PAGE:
If you are not a regular reader of the paper FT it’s worth buying it today if only for two pieces by our economics editor Chris Giles alone: A feature in which he casts a doubtful eye over the coalition’s “growth claims” and another piece examining the worst losers from the austerity programme.
Perhaps unsurprisingly, it is white-collar public sector workers who are going to be more squeezed than anyone else. Firstly about 320,000 public sector workers are set to lose their jobs over the next four years.
Secondly, those who remain in their jobs will see a real terms fall in gross pay by 6.6 per cent by 2014-15. They also face a 3 per cent rise in pension contributions and tax rises and benefit cuts of around 3 to 4 per cent.
Chris tells me that, for technical reasons, you can’t simply roll this up into a figure of nearly 14 per cent; but the true figure – for many people in this position – is not going to be far off.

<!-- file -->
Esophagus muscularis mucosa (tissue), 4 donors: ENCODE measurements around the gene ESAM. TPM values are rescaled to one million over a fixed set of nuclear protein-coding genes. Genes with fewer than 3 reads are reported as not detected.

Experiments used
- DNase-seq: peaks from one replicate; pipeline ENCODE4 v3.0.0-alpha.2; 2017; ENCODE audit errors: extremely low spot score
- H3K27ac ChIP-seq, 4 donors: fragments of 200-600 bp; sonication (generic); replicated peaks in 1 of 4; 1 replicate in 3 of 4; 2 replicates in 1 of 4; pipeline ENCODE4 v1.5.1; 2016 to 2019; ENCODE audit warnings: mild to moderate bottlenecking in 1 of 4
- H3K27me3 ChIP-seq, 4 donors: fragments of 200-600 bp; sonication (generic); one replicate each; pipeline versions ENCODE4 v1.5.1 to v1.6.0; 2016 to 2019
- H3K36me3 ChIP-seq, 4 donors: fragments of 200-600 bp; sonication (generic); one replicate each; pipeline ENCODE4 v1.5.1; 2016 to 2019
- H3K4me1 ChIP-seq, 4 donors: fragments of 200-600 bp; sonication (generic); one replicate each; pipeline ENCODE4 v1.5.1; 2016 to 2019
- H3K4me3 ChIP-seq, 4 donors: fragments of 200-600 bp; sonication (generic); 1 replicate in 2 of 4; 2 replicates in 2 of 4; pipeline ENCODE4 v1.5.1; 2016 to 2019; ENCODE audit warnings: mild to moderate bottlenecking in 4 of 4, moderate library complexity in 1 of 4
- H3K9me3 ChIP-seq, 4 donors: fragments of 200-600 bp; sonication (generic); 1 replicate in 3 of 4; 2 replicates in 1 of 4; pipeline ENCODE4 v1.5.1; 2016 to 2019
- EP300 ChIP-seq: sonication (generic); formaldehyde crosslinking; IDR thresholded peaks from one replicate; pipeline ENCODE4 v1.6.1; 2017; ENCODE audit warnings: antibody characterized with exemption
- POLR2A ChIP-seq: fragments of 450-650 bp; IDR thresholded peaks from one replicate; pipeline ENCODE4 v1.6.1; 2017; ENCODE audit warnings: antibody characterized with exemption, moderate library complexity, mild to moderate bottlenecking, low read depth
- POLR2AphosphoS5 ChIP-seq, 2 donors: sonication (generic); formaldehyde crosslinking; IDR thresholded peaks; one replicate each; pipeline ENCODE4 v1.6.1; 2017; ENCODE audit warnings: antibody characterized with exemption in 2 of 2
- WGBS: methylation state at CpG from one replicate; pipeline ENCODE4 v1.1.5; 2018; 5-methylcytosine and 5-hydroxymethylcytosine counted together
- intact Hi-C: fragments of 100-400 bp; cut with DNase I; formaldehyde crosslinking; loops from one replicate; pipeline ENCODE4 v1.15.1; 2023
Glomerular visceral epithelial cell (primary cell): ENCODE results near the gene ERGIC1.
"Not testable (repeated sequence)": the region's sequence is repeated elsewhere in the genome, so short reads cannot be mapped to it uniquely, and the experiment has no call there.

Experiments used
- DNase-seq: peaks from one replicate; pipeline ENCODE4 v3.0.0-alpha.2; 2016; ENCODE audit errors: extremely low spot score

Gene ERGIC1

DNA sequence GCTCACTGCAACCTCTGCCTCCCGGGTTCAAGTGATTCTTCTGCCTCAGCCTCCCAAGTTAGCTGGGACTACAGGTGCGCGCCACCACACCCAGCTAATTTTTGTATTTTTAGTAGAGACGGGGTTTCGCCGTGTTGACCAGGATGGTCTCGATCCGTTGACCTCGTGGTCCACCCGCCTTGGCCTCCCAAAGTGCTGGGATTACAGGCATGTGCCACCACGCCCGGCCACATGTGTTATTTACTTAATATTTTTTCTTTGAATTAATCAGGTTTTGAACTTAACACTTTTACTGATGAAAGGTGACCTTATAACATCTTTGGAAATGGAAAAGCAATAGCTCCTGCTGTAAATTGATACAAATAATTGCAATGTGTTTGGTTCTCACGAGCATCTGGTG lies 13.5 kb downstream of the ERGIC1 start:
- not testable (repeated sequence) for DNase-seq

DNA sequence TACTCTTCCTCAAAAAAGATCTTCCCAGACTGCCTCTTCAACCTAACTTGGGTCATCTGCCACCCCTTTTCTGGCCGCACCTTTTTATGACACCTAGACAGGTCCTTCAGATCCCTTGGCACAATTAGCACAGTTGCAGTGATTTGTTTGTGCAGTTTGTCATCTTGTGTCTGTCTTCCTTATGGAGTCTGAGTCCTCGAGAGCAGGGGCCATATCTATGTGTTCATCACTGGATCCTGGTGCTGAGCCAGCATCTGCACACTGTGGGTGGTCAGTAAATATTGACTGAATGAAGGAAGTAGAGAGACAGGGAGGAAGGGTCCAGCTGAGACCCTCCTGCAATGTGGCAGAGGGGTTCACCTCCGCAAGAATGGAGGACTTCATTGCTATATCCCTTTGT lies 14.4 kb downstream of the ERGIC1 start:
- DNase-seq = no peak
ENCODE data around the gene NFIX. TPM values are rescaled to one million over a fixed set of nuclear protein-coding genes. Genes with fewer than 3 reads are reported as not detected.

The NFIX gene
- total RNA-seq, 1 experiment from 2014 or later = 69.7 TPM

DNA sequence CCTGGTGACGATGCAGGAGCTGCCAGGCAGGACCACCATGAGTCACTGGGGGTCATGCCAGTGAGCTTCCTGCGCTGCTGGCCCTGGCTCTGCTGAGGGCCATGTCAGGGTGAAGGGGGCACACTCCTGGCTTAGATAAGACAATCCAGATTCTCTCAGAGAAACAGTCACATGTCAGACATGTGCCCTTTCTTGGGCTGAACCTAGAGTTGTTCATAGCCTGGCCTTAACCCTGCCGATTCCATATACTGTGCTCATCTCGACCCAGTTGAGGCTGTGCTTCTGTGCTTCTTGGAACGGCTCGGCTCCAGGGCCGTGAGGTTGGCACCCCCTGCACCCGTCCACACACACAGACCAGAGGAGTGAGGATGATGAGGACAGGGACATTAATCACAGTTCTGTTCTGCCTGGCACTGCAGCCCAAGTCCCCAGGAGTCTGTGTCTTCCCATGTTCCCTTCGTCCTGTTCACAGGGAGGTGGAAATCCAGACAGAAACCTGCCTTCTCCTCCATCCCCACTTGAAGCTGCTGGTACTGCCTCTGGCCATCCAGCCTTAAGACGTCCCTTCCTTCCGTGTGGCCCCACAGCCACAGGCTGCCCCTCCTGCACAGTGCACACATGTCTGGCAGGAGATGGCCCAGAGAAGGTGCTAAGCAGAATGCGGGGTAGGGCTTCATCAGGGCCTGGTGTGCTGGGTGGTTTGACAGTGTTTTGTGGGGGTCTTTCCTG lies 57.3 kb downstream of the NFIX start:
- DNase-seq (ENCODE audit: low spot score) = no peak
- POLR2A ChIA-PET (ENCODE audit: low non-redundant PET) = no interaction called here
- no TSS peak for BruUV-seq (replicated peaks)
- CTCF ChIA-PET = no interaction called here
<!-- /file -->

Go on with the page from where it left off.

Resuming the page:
It puts into perspective the drop in living standards between 2008 and 2011 (for a typical worker, public or private) which BBC economics editor Stephanie Flanders discussed on her blog today. As she writes:
after tax, the real income of the median household in the UK, right in the middle of the income distribution, will be 1.6 per cent lower in 2011 than it was in 2008
If and when interest rates rise – a process which could begin as early as August – the pain will be considerably worse, with mortgage repayments for many families facing sharp increases.
In this light the public may not be overwhelmed with gratitude for any giveaways in Wednesday’s Budget, which will include the scrapping of a rise in air passenger duty and the cancellation (or part-cancellation) of a rise in fuel duty.
In case you didn’t see it first time around, here is our Austerity Calendar detailing most of the benefit cuts and tax rises already baked into the fiscal cake for the coming years – including 16 such changes in April alone. We will update this after Wednesday’s Budget.